The environmental turn in literary and cultural studies emerged as a self-conscious movement little more than a dozen years ago, though the environmental discourse has an antiquity and durability which encompasses the whole of Christian history, the Bible being often seen as the root cause for Western technodomination. The increase of scientific knowledge during the 18th and 19th century changed for ever the relationship and perception of nature and human beings as well as the perception of human beings themselves.
Environmental, cultural and economic issues are inseparably interlinked. The study of “eco-literature” investigates the relationship, uses and representations of nature and the environment in literature based amongst others on Max Horkheimer’s mid-twenties-century definition of the role of literature as “the voice of all that is dumb […] and the organ of nature for making known her sufferings” (The Eclipse of Reason 1947, 100). Vice versa it also focuses on the role that the (changing) natural environment has on literary works as diverse as the Bible, Wordsworth’s “Tintern Abbey”, Melville’s Moby Dick, Jack London’s The Call of the Wild or the film Blade Runner.
As “scientific ideas grow out of specific cultural conditions” (Worster, xi), we will explore the construction and representation as well as the deconstruction of (human) nature in literature and discuss modern industrial society’s growing inability to manage its unintended environmental consequences as demonstrated by the non-human societies e. g. in the speculative fiction of Margaret Atwood.
The seminar is open to Master Students, BA students in the 5th and higher terms as well as students in the Hauptstudium of the “Magister” (and “Lehramt”) courses and Literary Translation.
Margaret Atwood Oryx and Crake (2003) [Penguin Classics 2008]
Armitav Ghosh The Hungry Tide (1862) [Oxford University Press 1998]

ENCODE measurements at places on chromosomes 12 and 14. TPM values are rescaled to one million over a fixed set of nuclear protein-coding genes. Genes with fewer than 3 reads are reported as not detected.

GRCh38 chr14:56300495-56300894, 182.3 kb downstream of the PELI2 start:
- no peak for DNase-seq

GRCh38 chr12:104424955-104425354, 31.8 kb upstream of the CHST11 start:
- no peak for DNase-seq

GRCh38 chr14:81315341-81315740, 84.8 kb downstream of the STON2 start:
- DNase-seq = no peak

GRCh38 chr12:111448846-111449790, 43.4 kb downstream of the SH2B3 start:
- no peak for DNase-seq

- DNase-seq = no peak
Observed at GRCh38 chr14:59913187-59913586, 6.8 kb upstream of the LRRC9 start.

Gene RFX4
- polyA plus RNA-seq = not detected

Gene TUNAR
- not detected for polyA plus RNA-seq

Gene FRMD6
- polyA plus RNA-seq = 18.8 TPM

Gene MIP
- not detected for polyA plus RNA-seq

Texts have been ordered with our Campus Stern-Verlag. Doyle’s stories as well as excerpts from theoretical texts will be provided in a reader or online.
Vertiefungs-/Aufbaumodul/Proseminar: Literatur und Kultur GB und Irlands
Dr. Ingrid-Ch. Wolter
Sensational Innocence and “Tales of Our Times”
Di 09-11.00 h
The Sensation Novel was a literary genre of popular fiction in Great Britain in the 1860s and 1870s. Typically the Sensation Novel focused on shocking subject matter including adultery, theft, kidnapping, insanity, bigamy, forgery, seduction and murder which are discussed within a domestic setting. The multi-voiced, self-reflexive narratives dramatise covert or explicit power struggles within Victorian culture and the “criminality, tensions and passion beneath respectable surfaces” (Kalikoff, 120) of the Victorian society.
The Sensation Novel makes use of a rapidly changing literary marketplace to cater for the demands of a growing and diversified reading public in using serialised publication as well as plays. We will explore the complex relation of the Sensation Novel to contemporary cultural movements and debates and the expressed anxieties about the breaching of cultural and social boundaries and explore its use of literature and drama as new and popular media to disseminate the central themes.
The contemporary mania for the “sensational” raises a number of aesthetic questions such as that of “high” or “popular” culture and its literature or that of the interaction of literary forms with the social and intellectual processes that surround and shape them. On both of which we will be focussing during the seminar.
Even though Sensation Novels formed a minor sub-genre of British fiction that flourished in the 1860s to die out a decade or two later, they live on in several forms of popular culture, e. g. in their most direct offspring: the modern detective, mystery story and/or suspense fiction and films.
The seminar is open to BA students as well as students in the Grundstudium of the “Magister” (and “Lehramt”) courses and Literary Translation.